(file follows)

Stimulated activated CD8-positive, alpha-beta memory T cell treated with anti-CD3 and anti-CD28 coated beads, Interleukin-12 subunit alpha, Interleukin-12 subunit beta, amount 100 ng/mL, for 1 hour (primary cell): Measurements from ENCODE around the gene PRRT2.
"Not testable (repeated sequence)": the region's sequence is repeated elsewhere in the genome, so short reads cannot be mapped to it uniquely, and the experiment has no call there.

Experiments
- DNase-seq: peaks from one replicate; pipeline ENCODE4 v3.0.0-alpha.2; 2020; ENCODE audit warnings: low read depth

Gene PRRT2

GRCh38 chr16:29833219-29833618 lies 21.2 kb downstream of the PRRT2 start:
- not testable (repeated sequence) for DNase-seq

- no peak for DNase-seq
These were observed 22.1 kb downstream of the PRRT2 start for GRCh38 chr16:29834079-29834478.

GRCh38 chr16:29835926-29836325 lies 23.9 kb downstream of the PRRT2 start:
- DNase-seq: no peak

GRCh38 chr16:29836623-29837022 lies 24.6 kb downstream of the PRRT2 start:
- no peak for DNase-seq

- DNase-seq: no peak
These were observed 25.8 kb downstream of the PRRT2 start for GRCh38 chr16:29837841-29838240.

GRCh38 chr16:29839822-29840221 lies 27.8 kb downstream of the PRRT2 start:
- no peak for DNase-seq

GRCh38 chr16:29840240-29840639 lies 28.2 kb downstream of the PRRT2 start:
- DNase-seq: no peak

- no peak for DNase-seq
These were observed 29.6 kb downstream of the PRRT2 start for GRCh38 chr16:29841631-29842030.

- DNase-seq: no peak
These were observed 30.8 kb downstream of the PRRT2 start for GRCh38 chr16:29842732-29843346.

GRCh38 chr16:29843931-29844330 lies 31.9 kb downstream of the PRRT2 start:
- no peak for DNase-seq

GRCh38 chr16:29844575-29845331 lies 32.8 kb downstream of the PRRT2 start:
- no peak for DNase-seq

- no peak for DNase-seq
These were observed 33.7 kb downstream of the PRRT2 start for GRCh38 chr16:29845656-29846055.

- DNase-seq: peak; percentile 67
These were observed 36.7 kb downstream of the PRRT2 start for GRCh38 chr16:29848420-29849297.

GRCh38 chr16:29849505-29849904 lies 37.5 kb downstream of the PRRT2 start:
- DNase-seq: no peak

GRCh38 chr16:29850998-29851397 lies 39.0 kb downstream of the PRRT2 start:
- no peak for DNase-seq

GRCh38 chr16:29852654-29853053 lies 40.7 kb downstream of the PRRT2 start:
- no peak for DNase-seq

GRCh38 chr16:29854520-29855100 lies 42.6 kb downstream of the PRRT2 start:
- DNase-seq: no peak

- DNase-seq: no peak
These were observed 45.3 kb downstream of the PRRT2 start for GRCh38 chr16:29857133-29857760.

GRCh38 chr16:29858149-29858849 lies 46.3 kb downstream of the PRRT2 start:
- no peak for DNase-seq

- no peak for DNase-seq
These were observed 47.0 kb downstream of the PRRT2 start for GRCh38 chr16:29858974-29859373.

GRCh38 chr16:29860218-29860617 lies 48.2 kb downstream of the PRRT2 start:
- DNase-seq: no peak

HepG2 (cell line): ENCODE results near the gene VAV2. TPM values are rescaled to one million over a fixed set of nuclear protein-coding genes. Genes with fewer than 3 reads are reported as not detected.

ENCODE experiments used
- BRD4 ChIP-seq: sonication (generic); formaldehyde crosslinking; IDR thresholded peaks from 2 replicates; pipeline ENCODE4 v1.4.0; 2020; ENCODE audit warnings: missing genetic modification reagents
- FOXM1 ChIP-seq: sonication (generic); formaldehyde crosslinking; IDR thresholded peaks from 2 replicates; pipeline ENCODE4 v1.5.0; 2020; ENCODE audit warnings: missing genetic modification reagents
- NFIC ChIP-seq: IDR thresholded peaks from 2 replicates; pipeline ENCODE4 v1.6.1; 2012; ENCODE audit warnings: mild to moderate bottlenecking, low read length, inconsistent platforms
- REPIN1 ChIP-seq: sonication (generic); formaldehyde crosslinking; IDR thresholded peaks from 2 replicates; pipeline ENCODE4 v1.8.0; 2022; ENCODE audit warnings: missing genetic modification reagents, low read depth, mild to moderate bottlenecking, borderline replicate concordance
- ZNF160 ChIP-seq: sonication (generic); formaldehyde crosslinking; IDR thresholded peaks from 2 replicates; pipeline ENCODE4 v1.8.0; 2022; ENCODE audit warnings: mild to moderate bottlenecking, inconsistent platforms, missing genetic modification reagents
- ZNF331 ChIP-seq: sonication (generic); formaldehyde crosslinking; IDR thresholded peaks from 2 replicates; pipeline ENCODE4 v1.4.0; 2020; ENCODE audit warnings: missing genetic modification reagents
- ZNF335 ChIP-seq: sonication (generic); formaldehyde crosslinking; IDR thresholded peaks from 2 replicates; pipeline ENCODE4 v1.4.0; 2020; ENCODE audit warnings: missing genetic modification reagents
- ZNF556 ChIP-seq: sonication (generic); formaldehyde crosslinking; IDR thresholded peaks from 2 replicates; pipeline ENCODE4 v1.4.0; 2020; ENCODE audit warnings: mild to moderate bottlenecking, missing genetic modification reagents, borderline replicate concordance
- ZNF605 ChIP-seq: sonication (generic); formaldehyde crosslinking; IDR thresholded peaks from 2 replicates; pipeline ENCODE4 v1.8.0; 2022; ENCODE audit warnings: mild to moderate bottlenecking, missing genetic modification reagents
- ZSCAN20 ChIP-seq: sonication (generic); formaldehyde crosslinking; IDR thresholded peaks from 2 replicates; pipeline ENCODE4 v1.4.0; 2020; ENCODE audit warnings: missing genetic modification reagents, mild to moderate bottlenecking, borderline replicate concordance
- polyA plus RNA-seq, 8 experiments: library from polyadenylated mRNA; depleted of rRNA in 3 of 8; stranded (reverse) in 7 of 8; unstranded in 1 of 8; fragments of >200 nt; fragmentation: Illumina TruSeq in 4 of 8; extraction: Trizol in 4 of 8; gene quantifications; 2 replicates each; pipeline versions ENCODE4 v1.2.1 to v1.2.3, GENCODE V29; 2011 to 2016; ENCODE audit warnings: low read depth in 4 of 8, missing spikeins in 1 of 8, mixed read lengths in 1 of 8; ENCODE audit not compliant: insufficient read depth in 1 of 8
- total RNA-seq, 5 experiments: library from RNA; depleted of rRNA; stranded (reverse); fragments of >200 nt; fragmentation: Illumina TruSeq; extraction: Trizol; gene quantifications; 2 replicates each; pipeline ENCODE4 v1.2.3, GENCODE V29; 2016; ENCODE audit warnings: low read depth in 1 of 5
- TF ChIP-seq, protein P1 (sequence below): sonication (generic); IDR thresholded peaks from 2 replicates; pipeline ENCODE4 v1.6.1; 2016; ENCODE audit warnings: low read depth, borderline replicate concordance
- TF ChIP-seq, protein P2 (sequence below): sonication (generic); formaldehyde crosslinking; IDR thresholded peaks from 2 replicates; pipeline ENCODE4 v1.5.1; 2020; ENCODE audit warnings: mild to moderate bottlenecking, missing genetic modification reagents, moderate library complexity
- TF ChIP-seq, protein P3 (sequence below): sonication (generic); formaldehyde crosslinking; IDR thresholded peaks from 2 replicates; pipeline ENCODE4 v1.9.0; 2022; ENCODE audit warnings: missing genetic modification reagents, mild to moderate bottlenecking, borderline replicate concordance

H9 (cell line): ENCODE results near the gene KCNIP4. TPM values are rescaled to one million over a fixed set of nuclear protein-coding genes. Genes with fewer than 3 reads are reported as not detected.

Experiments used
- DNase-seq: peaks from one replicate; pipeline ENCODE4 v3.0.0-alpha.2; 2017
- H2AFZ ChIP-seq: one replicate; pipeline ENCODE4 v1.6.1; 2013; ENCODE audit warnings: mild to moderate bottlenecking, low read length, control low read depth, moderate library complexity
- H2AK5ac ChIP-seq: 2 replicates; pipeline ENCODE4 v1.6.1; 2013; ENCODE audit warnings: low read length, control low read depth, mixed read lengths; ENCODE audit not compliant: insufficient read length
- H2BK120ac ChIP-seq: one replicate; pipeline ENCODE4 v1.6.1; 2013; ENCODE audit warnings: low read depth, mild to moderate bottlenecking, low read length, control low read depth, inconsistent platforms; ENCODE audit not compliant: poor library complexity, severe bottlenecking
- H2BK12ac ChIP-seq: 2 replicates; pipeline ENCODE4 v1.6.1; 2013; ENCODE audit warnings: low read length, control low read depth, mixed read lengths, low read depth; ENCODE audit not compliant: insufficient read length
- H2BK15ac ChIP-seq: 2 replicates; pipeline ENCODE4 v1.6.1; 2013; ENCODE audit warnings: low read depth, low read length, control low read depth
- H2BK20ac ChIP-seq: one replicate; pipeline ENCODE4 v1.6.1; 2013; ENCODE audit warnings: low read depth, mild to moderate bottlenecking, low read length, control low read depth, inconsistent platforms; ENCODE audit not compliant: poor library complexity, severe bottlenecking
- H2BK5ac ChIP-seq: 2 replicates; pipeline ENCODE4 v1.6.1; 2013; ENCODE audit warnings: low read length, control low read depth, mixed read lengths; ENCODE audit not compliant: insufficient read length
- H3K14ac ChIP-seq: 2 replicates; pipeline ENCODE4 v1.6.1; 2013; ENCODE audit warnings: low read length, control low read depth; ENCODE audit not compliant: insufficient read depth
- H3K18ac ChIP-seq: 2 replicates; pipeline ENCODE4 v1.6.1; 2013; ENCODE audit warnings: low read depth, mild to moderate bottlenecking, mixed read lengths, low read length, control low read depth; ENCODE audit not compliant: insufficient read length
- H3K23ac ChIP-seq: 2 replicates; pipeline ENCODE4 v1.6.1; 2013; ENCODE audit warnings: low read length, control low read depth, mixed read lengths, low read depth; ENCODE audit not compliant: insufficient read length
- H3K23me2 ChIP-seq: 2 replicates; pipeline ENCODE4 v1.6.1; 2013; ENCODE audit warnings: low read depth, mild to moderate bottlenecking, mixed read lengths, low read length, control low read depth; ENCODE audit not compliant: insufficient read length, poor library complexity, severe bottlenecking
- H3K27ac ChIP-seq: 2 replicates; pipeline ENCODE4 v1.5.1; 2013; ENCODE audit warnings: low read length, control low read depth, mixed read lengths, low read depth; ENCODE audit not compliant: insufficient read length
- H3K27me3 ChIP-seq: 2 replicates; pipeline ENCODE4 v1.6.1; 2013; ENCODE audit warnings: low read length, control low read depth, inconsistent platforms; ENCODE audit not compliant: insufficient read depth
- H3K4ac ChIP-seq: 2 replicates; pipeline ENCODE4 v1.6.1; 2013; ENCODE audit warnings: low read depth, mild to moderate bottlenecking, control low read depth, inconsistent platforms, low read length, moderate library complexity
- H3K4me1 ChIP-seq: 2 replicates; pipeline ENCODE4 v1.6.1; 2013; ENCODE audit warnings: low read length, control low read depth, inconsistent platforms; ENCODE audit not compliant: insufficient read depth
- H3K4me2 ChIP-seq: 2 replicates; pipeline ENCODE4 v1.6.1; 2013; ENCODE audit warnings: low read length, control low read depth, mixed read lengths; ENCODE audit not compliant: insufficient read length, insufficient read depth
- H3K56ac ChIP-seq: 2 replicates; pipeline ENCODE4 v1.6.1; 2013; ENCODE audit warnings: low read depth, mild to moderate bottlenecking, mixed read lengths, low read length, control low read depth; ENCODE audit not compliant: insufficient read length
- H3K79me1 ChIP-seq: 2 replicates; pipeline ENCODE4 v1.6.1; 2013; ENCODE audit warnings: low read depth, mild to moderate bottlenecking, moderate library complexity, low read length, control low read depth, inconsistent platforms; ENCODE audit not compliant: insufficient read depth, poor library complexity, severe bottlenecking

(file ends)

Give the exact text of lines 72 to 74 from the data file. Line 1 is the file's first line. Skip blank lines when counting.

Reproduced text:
- H2BK15ac ChIP-seq: 2 replicates; pipeline ENCODE4 v1.6.1; 2013; ENCODE audit warnings: low read depth, low read length, control low read depth
- H2BK20ac ChIP-seq: one replicate; pipeline ENCODE4 v1.6.1; 2013; ENCODE audit warnings: low read depth, mild to moderate bottlenecking, low read length, control low read depth, inconsistent platforms; ENCODE audit not compliant: poor library complexity, severe bottlenecking
- H2BK5ac ChIP-seq: 2 replicates; pipeline ENCODE4 v1.6.1; 2013; ENCODE audit warnings: low read length, control low read depth, mixed read lengths; ENCODE audit not compliant: insufficient read length